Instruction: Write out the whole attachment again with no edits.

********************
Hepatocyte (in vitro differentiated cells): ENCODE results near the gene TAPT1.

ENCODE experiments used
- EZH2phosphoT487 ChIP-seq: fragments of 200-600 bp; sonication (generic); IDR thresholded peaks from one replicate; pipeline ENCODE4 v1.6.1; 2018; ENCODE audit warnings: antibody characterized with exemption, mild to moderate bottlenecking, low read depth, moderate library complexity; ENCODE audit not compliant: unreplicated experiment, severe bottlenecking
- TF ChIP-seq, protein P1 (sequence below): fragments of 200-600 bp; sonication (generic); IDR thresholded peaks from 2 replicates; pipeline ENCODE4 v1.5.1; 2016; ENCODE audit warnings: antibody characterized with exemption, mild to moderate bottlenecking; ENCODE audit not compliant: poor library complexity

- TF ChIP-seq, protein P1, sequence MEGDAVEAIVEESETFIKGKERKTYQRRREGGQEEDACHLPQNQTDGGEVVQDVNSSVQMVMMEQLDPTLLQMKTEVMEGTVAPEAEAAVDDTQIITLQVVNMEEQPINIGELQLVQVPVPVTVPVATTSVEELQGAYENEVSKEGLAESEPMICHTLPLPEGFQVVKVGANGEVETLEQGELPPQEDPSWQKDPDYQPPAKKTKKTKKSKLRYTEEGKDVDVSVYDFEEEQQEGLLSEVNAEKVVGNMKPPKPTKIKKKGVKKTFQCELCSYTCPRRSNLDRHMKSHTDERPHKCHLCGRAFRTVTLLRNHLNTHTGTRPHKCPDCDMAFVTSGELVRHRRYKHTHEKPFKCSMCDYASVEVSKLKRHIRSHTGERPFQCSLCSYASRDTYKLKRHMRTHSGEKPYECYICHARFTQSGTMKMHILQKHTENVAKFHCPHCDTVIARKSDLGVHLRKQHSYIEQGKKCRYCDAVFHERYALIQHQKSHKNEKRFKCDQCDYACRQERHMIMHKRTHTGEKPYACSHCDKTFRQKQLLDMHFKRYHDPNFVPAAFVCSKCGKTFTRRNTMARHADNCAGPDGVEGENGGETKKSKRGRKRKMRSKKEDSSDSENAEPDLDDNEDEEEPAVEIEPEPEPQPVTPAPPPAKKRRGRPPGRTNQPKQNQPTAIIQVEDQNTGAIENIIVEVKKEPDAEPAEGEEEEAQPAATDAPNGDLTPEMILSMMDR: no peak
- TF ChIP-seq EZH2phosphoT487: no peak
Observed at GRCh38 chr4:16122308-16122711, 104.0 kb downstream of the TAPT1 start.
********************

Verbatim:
Hepatocyte (in vitro differentiated cells): ENCODE results near the gene TAPT1.

ENCODE experiments used
- EZH2phosphoT487 ChIP-seq: fragments of 200-600 bp; sonication (generic); IDR thresholded peaks from one replicate; pipeline ENCODE4 v1.6.1; 2018; ENCODE audit warnings: antibody characterized with exemption, mild to moderate bottlenecking, low read depth, moderate library complexity; ENCODE audit not compliant: unreplicated experiment, severe bottlenecking
- TF ChIP-seq, protein P1 (sequence below): fragments of 200-600 bp; sonication (generic); IDR thresholded peaks from 2 replicates; pipeline ENCODE4 v1.5.1; 2016; ENCODE audit warnings: antibody characterized with exemption, mild to moderate bottlenecking; ENCODE audit not compliant: poor library complexity

- TF ChIP-seq, protein P1, sequence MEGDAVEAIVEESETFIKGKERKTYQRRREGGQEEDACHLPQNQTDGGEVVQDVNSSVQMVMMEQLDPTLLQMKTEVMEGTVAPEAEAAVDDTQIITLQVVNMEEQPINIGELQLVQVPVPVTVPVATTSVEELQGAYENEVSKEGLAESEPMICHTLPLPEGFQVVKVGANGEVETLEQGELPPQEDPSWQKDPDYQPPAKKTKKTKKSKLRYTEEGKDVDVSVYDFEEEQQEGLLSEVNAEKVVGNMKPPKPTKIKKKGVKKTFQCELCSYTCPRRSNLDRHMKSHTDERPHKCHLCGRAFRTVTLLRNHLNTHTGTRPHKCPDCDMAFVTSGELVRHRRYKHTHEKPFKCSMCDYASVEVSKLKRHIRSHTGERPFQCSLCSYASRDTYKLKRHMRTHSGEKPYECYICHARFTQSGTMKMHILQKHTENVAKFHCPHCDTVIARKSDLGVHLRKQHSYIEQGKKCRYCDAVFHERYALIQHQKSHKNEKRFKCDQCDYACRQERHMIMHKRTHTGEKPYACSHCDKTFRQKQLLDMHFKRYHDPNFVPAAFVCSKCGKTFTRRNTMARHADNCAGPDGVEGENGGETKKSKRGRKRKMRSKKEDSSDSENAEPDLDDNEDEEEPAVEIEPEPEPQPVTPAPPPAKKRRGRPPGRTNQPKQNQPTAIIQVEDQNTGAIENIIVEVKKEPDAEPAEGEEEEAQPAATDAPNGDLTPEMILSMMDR: no peak
- TF ChIP-seq EZH2phosphoT487: no peak
Observed at GRCh38 chr4:16122308-16122711, 104.0 kb downstream of the TAPT1 start.